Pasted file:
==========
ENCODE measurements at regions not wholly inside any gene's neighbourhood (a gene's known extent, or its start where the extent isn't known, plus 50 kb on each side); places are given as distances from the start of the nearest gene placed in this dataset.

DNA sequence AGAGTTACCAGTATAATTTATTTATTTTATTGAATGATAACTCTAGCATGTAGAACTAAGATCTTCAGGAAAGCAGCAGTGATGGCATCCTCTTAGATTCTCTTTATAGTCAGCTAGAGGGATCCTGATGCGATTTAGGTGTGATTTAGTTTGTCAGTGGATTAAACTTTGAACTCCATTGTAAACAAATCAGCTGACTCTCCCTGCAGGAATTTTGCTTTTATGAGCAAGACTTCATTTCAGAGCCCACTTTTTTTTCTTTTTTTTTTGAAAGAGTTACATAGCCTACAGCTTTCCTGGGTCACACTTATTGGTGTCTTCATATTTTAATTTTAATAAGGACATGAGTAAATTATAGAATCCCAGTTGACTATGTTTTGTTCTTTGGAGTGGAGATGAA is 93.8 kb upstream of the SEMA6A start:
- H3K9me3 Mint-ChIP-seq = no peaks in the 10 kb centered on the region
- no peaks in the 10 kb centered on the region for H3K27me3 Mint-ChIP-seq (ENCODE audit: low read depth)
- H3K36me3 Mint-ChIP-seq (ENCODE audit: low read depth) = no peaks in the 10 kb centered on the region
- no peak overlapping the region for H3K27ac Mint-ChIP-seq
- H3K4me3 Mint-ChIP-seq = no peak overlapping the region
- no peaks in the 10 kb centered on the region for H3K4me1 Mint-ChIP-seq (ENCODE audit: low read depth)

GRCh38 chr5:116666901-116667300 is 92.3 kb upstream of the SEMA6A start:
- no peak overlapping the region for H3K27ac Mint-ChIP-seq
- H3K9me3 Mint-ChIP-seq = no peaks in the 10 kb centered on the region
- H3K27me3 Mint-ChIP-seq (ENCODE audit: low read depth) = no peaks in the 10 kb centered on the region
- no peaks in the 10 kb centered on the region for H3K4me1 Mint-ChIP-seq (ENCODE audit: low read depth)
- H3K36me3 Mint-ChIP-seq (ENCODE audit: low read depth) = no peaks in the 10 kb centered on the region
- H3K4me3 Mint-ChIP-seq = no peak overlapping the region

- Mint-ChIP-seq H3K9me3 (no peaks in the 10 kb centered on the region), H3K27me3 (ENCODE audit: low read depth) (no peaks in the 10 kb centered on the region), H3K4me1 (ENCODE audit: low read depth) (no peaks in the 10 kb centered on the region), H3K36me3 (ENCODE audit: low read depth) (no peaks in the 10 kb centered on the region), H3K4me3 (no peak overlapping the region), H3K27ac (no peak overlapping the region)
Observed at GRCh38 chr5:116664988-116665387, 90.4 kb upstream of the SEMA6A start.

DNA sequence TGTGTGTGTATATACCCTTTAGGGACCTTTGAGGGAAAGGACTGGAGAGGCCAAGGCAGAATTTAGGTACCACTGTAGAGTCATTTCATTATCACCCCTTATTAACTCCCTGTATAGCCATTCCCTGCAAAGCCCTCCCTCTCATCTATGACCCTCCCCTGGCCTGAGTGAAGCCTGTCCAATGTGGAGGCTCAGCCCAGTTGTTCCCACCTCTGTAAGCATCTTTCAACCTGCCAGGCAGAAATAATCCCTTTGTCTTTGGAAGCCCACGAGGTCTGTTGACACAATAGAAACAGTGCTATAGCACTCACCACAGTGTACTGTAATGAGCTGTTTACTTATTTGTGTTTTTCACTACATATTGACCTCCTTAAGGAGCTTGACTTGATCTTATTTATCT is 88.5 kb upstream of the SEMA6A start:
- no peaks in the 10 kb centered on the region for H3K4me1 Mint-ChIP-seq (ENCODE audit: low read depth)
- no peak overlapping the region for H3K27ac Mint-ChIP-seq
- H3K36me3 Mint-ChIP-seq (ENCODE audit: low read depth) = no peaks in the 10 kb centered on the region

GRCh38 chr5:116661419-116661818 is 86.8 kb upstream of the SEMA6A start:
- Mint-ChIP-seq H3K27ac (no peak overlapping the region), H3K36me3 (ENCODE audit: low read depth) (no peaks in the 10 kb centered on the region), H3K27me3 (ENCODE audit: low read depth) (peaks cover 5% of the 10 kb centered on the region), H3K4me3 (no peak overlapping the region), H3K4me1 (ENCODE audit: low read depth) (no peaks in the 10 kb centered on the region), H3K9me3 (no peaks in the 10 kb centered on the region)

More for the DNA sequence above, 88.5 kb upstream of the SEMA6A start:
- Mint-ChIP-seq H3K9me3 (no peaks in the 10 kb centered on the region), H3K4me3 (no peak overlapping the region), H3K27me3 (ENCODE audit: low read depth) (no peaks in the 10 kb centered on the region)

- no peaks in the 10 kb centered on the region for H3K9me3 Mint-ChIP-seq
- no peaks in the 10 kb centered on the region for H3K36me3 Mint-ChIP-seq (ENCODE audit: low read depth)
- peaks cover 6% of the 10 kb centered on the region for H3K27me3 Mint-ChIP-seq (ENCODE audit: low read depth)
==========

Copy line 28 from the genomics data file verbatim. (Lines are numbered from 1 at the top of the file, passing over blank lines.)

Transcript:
- peaks cover 6% of the 10 kb centered on the region for H3K27me3 Mint-ChIP-seq (ENCODE audit: low read depth)